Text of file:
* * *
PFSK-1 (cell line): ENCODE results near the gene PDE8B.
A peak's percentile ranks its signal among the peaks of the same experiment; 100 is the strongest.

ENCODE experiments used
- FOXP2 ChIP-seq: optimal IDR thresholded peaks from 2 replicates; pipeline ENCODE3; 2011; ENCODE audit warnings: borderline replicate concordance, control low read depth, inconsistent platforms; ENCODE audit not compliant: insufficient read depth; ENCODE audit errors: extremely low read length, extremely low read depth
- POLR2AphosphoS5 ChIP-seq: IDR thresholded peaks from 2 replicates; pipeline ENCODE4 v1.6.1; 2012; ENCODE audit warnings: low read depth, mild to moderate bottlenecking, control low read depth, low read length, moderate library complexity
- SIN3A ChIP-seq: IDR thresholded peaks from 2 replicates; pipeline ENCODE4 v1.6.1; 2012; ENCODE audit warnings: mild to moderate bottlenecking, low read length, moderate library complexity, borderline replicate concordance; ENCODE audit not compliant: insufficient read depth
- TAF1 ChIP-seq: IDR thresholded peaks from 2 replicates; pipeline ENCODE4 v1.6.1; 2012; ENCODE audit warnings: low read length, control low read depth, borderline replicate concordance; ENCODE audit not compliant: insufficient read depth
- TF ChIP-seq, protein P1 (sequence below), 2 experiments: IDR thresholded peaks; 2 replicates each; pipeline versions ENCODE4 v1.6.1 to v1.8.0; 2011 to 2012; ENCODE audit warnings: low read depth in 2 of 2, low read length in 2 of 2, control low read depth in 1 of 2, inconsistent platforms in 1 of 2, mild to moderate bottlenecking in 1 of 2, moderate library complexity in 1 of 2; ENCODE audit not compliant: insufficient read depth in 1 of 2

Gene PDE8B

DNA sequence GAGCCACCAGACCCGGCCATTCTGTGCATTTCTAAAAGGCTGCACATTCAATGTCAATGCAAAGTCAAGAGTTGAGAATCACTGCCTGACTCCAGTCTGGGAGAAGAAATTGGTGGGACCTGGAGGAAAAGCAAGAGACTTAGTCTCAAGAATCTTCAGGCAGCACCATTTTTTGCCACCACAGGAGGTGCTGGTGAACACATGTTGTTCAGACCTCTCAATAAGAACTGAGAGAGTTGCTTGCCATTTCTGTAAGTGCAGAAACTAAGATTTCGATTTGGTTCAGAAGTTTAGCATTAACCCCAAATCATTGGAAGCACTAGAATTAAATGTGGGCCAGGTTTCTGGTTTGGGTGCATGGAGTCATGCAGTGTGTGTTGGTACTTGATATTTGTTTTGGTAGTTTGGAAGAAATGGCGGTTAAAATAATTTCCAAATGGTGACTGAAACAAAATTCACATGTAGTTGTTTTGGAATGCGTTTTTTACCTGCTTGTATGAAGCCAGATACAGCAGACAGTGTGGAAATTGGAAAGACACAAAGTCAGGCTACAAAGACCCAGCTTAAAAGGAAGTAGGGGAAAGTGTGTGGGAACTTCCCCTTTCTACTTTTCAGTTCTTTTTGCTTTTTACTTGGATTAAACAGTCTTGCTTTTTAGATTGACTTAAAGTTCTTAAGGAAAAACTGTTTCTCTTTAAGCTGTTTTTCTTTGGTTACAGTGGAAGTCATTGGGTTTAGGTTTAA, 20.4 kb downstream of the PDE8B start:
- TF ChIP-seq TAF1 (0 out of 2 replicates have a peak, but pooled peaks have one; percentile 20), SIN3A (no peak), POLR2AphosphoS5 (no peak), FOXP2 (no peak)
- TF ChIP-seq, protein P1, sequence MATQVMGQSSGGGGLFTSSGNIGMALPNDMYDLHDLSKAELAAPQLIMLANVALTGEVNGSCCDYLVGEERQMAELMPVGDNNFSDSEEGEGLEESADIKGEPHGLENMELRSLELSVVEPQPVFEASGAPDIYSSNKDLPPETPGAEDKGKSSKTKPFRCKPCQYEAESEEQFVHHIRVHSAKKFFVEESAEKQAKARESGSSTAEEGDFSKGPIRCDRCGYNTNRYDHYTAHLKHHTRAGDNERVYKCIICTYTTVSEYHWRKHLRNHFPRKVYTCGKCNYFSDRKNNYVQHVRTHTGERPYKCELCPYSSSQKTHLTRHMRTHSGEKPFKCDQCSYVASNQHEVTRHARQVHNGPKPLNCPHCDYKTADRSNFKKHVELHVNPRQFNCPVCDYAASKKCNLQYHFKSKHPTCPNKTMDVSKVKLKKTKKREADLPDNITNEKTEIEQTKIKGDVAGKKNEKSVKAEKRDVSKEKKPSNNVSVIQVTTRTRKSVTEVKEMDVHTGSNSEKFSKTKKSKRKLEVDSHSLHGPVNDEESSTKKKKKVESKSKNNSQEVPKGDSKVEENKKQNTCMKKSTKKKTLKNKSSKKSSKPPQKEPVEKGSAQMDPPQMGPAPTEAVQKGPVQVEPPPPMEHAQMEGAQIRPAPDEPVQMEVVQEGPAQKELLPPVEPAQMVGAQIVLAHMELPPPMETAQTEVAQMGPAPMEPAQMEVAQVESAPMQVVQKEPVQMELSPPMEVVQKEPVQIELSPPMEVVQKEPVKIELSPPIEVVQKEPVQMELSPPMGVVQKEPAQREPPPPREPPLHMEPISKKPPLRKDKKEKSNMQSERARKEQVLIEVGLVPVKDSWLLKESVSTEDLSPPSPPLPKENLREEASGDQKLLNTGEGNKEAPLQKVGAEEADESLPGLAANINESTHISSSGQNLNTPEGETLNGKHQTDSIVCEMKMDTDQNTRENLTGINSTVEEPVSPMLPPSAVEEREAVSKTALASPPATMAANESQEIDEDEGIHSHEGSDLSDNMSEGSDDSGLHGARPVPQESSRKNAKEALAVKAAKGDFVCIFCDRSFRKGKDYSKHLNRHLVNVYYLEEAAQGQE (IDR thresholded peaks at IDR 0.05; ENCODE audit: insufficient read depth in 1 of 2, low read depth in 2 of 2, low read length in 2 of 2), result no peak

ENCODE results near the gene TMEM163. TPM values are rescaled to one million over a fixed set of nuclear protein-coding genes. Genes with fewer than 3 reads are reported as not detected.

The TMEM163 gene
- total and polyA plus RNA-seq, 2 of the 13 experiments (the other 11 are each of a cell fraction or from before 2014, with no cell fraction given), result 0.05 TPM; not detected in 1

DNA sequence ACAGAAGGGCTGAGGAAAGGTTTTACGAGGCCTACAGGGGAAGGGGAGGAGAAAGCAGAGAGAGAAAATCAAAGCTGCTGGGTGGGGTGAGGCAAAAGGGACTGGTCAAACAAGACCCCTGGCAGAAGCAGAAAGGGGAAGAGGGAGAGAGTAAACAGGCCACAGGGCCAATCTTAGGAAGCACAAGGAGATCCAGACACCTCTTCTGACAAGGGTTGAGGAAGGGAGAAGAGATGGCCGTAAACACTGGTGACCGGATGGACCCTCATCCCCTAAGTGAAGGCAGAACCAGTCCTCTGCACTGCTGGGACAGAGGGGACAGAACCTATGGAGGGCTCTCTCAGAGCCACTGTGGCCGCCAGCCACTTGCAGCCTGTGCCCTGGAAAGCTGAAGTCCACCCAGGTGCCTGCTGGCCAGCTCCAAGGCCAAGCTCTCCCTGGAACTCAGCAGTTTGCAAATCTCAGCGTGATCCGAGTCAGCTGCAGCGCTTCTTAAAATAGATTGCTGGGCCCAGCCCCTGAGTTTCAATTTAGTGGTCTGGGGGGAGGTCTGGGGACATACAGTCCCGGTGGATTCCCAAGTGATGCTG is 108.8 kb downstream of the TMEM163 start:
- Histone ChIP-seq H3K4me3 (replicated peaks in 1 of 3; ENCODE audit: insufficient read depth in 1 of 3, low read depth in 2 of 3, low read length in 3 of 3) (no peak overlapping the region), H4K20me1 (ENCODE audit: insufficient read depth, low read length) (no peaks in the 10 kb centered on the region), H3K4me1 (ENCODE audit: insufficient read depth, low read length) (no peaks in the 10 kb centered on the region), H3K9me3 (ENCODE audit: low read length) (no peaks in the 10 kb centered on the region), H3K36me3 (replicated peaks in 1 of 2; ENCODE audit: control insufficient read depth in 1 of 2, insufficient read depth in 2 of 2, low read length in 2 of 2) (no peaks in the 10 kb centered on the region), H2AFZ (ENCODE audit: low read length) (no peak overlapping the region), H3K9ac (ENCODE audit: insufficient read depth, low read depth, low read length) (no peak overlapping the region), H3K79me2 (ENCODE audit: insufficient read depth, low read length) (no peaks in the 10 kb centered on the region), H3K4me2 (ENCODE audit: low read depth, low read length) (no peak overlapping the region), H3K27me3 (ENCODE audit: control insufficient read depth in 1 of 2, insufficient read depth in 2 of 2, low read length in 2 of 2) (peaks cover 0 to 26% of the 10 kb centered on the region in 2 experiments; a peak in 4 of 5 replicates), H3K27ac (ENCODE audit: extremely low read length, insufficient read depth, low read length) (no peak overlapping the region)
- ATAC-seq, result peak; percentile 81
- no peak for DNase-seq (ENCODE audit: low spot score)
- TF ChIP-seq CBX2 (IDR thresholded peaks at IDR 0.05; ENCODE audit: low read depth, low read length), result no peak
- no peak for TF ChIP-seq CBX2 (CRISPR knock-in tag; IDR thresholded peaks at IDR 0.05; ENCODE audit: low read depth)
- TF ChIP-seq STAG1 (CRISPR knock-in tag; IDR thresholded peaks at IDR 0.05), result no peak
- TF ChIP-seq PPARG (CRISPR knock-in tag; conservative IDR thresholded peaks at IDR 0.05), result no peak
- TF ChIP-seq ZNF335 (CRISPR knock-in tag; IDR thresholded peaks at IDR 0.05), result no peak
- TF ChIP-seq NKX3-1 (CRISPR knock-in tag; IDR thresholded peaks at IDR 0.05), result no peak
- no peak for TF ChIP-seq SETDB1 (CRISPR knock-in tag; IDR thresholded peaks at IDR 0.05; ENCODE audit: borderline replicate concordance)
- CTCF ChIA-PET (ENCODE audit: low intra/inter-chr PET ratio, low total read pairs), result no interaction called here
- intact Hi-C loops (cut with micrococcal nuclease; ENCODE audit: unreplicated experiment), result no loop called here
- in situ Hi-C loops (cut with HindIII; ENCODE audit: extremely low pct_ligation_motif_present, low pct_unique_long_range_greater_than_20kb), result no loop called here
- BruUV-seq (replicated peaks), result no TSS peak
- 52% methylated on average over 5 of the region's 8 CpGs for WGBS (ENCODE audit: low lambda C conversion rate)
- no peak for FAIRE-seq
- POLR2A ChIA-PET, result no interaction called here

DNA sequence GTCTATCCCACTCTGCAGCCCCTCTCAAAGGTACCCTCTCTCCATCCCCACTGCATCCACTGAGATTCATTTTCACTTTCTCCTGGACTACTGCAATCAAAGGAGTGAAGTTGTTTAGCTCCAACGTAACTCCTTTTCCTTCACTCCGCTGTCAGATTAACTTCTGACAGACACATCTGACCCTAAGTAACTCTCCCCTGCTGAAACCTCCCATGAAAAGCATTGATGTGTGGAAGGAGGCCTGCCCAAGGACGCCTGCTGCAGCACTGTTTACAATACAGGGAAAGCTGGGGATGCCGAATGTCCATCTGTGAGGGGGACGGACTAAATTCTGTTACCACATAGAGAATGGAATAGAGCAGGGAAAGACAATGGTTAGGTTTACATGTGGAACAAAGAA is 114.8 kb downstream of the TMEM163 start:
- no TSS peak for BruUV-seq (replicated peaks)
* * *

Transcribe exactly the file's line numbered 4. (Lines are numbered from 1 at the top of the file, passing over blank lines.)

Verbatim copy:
- FOXP2 ChIP-seq: optimal IDR thresholded peaks from 2 replicates; pipeline ENCODE3; 2011; ENCODE audit warnings: borderline replicate concordance, control low read depth, inconsistent platforms; ENCODE audit not compliant: insufficient read depth; ENCODE audit errors: extremely low read length, extremely low read depth